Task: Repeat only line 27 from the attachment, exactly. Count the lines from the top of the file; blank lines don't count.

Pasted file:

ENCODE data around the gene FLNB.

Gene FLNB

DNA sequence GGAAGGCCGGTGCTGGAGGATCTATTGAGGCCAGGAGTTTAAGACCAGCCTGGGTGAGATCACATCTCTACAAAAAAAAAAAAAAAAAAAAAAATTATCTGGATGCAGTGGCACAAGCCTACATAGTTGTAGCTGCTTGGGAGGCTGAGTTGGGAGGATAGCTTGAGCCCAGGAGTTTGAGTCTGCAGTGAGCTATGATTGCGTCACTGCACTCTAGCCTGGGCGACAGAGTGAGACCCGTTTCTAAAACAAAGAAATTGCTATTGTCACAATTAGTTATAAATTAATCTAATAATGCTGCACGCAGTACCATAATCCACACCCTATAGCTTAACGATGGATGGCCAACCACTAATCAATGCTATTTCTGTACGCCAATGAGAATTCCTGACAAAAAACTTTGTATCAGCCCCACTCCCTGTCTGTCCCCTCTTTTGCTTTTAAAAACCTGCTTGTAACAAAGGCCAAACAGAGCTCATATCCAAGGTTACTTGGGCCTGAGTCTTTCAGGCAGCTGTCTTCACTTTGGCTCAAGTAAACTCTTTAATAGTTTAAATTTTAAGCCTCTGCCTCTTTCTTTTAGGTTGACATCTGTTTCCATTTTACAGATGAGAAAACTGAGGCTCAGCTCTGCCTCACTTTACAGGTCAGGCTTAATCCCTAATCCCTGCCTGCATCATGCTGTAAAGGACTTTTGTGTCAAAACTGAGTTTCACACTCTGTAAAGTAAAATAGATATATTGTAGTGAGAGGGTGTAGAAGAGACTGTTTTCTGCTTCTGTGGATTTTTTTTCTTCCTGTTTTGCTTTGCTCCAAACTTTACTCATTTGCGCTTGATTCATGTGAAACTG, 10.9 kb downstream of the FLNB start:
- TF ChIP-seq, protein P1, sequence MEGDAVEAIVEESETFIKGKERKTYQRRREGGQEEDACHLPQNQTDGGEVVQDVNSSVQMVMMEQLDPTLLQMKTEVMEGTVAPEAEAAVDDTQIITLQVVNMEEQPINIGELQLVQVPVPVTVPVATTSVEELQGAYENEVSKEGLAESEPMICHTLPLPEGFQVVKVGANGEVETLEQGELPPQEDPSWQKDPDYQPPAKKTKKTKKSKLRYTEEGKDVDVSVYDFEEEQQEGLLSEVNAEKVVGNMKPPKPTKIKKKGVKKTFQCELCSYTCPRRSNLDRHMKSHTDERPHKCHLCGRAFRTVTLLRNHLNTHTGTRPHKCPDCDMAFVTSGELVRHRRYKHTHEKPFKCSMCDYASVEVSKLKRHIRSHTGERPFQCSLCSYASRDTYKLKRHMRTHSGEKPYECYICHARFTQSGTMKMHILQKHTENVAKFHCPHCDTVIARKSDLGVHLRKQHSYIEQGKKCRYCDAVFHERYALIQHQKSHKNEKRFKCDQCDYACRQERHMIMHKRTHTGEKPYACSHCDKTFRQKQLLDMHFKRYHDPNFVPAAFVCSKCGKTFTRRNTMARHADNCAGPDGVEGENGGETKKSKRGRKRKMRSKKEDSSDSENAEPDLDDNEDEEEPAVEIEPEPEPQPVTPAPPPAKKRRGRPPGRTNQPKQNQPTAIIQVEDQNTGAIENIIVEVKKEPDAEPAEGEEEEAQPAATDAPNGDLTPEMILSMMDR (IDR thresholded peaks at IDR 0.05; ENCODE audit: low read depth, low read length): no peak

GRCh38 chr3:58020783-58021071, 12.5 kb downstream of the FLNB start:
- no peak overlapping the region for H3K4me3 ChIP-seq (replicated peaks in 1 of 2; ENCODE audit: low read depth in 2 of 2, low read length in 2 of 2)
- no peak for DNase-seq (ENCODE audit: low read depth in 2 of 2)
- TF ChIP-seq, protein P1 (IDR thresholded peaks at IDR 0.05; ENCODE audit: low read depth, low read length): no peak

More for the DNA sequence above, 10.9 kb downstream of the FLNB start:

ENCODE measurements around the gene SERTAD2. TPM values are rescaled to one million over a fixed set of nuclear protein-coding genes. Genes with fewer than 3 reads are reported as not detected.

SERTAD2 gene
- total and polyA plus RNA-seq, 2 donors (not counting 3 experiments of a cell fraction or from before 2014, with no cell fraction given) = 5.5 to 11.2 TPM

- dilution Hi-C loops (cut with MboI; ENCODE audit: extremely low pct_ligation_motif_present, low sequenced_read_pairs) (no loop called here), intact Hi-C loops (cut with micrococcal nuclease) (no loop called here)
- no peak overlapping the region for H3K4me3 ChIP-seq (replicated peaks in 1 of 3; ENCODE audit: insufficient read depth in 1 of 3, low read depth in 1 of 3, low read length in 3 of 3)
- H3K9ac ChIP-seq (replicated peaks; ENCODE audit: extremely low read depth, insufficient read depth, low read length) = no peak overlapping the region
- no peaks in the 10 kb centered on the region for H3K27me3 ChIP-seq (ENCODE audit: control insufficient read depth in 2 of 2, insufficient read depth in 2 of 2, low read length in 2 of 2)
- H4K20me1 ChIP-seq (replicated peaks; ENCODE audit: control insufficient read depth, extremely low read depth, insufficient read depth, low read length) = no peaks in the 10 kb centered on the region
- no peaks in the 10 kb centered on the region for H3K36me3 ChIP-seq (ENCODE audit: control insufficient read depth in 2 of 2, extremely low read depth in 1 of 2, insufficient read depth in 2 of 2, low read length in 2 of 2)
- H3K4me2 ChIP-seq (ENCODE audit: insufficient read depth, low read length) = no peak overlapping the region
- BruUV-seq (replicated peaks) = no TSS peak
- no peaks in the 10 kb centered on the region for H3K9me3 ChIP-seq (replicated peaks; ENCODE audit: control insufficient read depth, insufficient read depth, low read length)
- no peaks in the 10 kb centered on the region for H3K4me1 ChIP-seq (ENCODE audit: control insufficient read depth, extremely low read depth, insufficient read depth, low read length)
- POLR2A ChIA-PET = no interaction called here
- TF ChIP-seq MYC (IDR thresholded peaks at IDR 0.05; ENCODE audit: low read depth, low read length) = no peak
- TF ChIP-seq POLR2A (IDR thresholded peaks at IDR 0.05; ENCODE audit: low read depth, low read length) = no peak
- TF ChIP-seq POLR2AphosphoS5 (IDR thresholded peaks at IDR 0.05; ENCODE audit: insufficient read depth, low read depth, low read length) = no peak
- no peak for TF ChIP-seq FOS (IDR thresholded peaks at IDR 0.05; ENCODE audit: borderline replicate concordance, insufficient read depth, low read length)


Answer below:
- no peak for TF ChIP-seq FOS (IDR thresholded peaks at IDR 0.05; ENCODE audit: borderline replicate concordance, insufficient read depth, low read length)